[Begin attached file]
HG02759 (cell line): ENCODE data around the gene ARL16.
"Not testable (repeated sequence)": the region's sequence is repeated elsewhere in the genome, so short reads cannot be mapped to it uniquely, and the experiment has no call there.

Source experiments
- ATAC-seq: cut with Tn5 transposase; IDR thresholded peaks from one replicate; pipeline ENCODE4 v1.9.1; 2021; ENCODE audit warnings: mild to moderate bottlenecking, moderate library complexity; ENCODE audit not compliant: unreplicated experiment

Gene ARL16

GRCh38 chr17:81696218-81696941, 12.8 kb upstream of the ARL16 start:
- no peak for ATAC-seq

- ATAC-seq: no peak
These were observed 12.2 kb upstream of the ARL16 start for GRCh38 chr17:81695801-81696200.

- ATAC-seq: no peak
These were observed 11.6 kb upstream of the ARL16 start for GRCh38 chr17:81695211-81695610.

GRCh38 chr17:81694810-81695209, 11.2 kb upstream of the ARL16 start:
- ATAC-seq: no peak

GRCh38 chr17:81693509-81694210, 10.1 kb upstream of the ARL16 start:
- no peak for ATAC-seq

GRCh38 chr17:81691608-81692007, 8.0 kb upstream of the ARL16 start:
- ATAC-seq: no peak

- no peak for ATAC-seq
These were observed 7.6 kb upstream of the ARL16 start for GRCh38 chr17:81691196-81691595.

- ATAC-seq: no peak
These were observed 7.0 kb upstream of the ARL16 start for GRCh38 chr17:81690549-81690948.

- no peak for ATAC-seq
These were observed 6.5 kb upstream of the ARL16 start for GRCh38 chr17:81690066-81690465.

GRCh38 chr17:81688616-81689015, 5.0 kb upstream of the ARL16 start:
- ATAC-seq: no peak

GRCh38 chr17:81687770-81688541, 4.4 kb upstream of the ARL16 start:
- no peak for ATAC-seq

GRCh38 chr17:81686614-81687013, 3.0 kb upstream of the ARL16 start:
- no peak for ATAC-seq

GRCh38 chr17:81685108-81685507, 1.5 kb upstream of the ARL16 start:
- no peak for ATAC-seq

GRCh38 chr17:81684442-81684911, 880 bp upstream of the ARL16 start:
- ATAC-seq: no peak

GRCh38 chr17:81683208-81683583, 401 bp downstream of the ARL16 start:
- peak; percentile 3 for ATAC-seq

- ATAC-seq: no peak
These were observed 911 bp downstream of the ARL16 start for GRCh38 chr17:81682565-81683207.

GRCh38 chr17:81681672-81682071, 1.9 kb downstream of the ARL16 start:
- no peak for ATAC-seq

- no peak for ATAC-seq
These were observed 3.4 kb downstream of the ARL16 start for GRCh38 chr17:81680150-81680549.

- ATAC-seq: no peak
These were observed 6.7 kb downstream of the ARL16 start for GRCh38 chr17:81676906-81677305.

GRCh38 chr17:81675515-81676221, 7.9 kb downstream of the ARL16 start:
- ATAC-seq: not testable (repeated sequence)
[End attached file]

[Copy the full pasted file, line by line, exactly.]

HG02759 (cell line): ENCODE data around the gene ARL16.
"Not testable (repeated sequence)": the region's sequence is repeated elsewhere in the genome, so short reads cannot be mapped to it uniquely, and the experiment has no call there.

Source experiments
- ATAC-seq: cut with Tn5 transposase; IDR thresholded peaks from one replicate; pipeline ENCODE4 v1.9.1; 2021; ENCODE audit warnings: mild to moderate bottlenecking, moderate library complexity; ENCODE audit not compliant: unreplicated experiment

Gene ARL16

GRCh38 chr17:81696218-81696941, 12.8 kb upstream of the ARL16 start:
- no peak for ATAC-seq

- ATAC-seq: no peak
These were observed 12.2 kb upstream of the ARL16 start for GRCh38 chr17:81695801-81696200.

- ATAC-seq: no peak
These were observed 11.6 kb upstream of the ARL16 start for GRCh38 chr17:81695211-81695610.

GRCh38 chr17:81694810-81695209, 11.2 kb upstream of the ARL16 start:
- ATAC-seq: no peak

GRCh38 chr17:81693509-81694210, 10.1 kb upstream of the ARL16 start:
- no peak for ATAC-seq

GRCh38 chr17:81691608-81692007, 8.0 kb upstream of the ARL16 start:
- ATAC-seq: no peak

- no peak for ATAC-seq
These were observed 7.6 kb upstream of the ARL16 start for GRCh38 chr17:81691196-81691595.

- ATAC-seq: no peak
These were observed 7.0 kb upstream of the ARL16 start for GRCh38 chr17:81690549-81690948.

- no peak for ATAC-seq
These were observed 6.5 kb upstream of the ARL16 start for GRCh38 chr17:81690066-81690465.

GRCh38 chr17:81688616-81689015, 5.0 kb upstream of the ARL16 start:
- ATAC-seq: no peak

GRCh38 chr17:81687770-81688541, 4.4 kb upstream of the ARL16 start:
- no peak for ATAC-seq

GRCh38 chr17:81686614-81687013, 3.0 kb upstream of the ARL16 start:
- no peak for ATAC-seq

GRCh38 chr17:81685108-81685507, 1.5 kb upstream of the ARL16 start:
- no peak for ATAC-seq

GRCh38 chr17:81684442-81684911, 880 bp upstream of the ARL16 start:
- ATAC-seq: no peak

GRCh38 chr17:81683208-81683583, 401 bp downstream of the ARL16 start:
- peak; percentile 3 for ATAC-seq

- ATAC-seq: no peak
These were observed 911 bp downstream of the ARL16 start for GRCh38 chr17:81682565-81683207.

GRCh38 chr17:81681672-81682071, 1.9 kb downstream of the ARL16 start:
- no peak for ATAC-seq

- no peak for ATAC-seq
These were observed 3.4 kb downstream of the ARL16 start for GRCh38 chr17:81680150-81680549.

- ATAC-seq: no peak
These were observed 6.7 kb downstream of the ARL16 start for GRCh38 chr17:81676906-81677305.

GRCh38 chr17:81675515-81676221, 7.9 kb downstream of the ARL16 start:
- ATAC-seq: not testable (repeated sequence)